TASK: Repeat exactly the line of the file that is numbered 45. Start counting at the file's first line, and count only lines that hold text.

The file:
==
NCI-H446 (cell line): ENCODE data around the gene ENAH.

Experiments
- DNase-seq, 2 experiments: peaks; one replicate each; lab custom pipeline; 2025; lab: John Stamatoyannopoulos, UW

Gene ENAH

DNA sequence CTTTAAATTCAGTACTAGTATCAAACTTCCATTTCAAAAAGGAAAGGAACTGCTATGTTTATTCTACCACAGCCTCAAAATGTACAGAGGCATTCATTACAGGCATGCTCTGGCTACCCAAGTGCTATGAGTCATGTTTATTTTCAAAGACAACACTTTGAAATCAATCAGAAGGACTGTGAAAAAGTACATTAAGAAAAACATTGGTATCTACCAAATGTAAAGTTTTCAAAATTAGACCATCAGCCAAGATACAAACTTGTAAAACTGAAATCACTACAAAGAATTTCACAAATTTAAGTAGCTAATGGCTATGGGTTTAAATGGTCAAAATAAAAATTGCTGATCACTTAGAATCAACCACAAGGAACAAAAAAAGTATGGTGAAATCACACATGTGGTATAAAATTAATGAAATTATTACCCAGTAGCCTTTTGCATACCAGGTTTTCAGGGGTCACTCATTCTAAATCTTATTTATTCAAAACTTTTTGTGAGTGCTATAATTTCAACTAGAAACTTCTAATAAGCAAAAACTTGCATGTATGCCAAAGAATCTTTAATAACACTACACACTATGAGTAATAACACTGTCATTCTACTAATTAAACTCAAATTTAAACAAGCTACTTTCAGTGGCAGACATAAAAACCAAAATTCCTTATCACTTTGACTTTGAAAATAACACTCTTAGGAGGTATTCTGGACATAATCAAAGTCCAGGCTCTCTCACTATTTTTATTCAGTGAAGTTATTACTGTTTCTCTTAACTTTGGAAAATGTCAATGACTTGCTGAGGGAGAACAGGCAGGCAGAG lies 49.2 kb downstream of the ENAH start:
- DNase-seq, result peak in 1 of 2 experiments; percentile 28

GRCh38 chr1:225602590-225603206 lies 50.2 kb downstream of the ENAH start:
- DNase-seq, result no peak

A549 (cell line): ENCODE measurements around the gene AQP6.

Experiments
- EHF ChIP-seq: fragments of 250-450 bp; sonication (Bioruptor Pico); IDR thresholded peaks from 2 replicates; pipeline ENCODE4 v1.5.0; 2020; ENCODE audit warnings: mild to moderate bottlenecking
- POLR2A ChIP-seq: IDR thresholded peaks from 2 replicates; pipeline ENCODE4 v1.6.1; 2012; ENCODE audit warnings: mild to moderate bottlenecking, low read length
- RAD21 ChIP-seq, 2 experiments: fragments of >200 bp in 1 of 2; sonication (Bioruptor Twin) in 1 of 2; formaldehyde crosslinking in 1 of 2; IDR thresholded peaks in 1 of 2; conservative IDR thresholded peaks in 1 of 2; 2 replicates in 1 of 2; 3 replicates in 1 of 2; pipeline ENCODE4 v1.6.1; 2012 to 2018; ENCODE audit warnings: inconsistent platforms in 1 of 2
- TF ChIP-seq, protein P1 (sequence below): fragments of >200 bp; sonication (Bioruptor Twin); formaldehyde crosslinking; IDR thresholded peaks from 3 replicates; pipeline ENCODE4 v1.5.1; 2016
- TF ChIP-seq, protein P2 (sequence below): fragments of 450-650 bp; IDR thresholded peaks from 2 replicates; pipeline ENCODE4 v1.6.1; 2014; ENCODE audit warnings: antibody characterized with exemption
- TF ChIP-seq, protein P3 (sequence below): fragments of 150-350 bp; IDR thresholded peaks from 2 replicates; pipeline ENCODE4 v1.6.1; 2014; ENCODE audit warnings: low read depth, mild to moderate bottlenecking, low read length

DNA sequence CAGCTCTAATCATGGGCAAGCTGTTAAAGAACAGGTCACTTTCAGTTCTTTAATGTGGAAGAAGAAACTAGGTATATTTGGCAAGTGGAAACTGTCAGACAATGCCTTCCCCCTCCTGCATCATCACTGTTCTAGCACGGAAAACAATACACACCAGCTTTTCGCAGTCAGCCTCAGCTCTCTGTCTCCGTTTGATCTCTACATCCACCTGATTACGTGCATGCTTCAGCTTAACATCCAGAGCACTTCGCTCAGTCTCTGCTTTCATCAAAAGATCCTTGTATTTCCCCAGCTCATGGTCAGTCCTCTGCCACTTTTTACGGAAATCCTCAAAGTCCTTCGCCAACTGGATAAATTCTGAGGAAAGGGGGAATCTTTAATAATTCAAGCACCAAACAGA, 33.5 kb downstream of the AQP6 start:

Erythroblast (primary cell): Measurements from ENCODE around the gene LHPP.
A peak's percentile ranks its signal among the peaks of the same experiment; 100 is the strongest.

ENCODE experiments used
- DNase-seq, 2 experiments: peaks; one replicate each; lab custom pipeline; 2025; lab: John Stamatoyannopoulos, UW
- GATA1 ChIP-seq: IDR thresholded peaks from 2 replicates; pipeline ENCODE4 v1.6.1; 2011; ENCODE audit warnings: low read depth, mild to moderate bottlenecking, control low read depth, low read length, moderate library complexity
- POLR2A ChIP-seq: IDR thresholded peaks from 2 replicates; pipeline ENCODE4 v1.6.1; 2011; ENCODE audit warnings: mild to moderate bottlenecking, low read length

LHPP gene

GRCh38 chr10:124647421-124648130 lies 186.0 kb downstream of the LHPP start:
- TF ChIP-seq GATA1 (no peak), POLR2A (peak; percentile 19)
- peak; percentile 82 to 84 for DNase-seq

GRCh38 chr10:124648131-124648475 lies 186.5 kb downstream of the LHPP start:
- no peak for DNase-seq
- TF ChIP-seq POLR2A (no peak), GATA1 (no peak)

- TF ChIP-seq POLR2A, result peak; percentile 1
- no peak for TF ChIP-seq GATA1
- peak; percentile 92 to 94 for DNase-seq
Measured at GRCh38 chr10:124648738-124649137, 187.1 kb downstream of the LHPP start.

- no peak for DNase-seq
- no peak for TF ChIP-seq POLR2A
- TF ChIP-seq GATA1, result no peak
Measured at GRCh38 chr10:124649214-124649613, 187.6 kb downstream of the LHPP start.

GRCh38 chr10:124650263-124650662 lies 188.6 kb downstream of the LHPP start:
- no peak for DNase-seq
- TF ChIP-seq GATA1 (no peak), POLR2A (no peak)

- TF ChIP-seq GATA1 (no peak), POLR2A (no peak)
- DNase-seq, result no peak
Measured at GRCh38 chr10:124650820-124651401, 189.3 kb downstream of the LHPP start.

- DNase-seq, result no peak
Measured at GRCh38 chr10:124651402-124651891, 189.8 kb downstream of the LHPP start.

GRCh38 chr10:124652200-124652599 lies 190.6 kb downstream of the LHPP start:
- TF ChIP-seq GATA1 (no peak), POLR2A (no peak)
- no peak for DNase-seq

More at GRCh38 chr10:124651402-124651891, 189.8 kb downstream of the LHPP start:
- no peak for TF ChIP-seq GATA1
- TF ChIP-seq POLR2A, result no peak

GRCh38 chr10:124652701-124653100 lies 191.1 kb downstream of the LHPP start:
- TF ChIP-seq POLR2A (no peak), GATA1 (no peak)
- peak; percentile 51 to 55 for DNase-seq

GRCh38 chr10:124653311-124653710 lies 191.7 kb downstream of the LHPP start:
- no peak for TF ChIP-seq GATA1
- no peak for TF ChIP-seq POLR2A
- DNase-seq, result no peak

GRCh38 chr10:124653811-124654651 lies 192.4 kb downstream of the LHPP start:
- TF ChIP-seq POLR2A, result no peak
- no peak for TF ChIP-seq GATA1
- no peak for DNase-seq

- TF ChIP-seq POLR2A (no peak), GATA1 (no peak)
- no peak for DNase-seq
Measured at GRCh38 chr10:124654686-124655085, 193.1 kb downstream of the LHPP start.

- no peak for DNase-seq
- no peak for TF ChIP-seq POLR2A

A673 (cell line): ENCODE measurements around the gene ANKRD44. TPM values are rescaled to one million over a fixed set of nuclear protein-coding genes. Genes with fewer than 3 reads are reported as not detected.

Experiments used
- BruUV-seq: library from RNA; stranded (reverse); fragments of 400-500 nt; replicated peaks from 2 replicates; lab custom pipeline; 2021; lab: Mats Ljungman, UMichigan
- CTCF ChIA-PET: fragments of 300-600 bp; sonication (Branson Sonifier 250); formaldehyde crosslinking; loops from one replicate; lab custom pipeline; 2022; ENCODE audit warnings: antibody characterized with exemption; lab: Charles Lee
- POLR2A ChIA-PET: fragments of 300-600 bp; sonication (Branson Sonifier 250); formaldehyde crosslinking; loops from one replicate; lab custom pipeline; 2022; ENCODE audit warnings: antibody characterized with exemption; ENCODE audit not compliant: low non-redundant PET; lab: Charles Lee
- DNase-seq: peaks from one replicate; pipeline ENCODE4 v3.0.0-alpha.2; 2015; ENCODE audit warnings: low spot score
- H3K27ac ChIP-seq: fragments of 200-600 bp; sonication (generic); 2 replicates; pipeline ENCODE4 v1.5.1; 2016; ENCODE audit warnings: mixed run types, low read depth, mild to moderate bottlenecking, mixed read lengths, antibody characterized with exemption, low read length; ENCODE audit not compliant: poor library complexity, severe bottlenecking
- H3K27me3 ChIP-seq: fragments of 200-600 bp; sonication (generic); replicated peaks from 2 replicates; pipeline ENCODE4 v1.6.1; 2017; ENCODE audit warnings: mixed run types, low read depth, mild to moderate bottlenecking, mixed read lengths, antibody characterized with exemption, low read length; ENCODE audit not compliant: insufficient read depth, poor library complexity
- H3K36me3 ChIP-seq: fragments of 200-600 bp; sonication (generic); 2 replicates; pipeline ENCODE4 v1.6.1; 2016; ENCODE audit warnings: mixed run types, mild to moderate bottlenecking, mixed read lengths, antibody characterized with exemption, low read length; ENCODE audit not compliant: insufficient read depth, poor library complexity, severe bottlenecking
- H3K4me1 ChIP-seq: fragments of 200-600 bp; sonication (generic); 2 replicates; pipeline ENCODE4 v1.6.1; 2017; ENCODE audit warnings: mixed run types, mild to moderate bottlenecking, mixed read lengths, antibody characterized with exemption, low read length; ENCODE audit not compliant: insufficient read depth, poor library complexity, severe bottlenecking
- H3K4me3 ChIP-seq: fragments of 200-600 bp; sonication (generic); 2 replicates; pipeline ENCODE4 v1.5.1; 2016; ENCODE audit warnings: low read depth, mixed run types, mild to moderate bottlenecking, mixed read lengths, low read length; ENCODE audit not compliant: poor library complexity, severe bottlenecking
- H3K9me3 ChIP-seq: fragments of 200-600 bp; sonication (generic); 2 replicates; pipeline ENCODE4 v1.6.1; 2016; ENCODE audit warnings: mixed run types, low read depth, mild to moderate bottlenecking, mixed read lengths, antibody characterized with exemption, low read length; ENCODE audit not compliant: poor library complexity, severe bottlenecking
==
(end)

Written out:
- DNase-seq, result no peak